Thank you, Mr. Chair.
I am really happy to be before this committee, which has been part of my professional life for close to 10 years. I am here today as an individual, so any views or comments that I may make as part of this appearance are my personal views only and do not represent the views of Elections Canada.
In my opinion, Bill C-76 manages to significantly modernize services to electors. It makes the electoral system more accessible and inclusive, and it improves the fairness of our system.
You will not be surprised that, consequently, I very much endorse the proposed legislation. Bill C-76 was informed by the feedback of electors, the experience of the 2015 election, and the experience of field officials, candidates, parties, which fed into my recommendations report of 2016, which was itself reviewed and the object of three reports by this committee. My point here is that much in the bill has already been extensively studied and generally endorsed by this committee.
I have heard there are new issues—issues that have emerged or become more acute since the various studies. The third party regime has become seen as overly exposed to foreign influence, as well as being somewhat unfair in the context of fixed-date elections. Foreign influence or interference in national elections in some countries suggests that Canada needs to be proactive. Social media and technology bring great value to public discourse and civic engagement, but as you all know, we are increasingly finding that they can be used to disinform and manipulate opinion and undermine confidence in our institutions.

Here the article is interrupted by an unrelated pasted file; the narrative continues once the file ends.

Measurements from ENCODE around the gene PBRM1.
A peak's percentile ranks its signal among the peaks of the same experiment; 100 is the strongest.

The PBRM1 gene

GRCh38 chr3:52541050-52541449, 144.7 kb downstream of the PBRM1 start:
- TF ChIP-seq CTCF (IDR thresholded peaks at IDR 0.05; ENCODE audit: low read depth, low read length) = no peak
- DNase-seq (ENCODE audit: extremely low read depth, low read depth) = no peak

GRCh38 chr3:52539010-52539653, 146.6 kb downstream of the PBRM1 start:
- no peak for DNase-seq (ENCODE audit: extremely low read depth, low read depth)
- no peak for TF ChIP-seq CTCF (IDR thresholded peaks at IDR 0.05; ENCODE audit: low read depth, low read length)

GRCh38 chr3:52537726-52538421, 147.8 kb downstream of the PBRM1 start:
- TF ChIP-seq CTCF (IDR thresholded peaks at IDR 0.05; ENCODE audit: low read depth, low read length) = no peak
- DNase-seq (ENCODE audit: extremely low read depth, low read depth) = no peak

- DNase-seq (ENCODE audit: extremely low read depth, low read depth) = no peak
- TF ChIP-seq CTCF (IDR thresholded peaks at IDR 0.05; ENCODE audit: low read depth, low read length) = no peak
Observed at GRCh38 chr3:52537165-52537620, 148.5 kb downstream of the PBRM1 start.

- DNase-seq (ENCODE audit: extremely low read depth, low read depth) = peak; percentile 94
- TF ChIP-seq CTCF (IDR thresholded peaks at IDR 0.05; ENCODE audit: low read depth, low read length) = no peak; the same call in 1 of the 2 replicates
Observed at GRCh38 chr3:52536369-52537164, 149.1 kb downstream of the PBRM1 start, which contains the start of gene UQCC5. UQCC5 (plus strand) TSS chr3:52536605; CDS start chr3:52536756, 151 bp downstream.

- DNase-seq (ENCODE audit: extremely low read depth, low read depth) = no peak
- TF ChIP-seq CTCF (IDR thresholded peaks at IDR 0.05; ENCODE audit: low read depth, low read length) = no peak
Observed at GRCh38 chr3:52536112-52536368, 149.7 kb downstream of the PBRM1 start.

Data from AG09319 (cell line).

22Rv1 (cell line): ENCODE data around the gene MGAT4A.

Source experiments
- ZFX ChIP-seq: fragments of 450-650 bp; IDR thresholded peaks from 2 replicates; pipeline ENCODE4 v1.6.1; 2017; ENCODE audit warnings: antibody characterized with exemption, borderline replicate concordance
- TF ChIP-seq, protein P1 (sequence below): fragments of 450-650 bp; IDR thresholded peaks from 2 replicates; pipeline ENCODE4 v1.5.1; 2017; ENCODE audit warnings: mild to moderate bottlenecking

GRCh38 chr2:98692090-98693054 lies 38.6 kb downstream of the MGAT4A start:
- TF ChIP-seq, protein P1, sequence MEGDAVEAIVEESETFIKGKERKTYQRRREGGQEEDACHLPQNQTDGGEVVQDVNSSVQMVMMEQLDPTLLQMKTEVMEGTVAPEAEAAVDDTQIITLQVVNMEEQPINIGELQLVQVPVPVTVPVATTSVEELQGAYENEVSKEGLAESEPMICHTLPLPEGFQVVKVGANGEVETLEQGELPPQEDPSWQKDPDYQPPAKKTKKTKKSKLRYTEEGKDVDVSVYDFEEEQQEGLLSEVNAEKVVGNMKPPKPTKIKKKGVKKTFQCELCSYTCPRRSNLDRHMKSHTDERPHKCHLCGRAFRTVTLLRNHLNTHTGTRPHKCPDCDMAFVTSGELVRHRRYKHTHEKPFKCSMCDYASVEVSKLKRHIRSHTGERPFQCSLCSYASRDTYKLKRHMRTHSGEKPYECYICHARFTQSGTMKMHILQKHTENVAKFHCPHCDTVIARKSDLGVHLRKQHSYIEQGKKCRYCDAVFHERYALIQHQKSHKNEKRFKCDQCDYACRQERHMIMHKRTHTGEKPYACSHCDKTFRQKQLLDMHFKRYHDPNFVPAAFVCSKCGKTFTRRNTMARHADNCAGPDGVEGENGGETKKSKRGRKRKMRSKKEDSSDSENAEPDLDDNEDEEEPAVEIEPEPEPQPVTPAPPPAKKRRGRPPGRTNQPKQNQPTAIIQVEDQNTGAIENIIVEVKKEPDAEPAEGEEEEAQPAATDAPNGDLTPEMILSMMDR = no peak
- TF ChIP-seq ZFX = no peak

A possible approach would be to set out clearly that parties must adhere to PIPEDA principles; provide an independent review, either by the Privacy Commissioner or an independent auditor; and provide for appropriate remedies for failing to adhere to the principles.
The third party regime also sees significant and very substantial, probably the most substantial, reform that is contained in Bill C-76. It expands the regime to include not only advertising but also partisan activities as well as election survey expenses, setting a limit of $350,000 during the writ period and $700,000 during the pre-writ period, excluding, in that case, issue advertising. It does require three reports to be filed by a third party. I'm not sure why this is needed. It seems to be a lot more than is required from candidates or any other participants in the electoral process. They must maintain a separate bank account to pay for their expenses. They are prohibited from using foreign funds and are subject to anti-collusion provisions to circumvent spending limits. Their returns must be audited, and the auditor must certify that no foreign funds were used.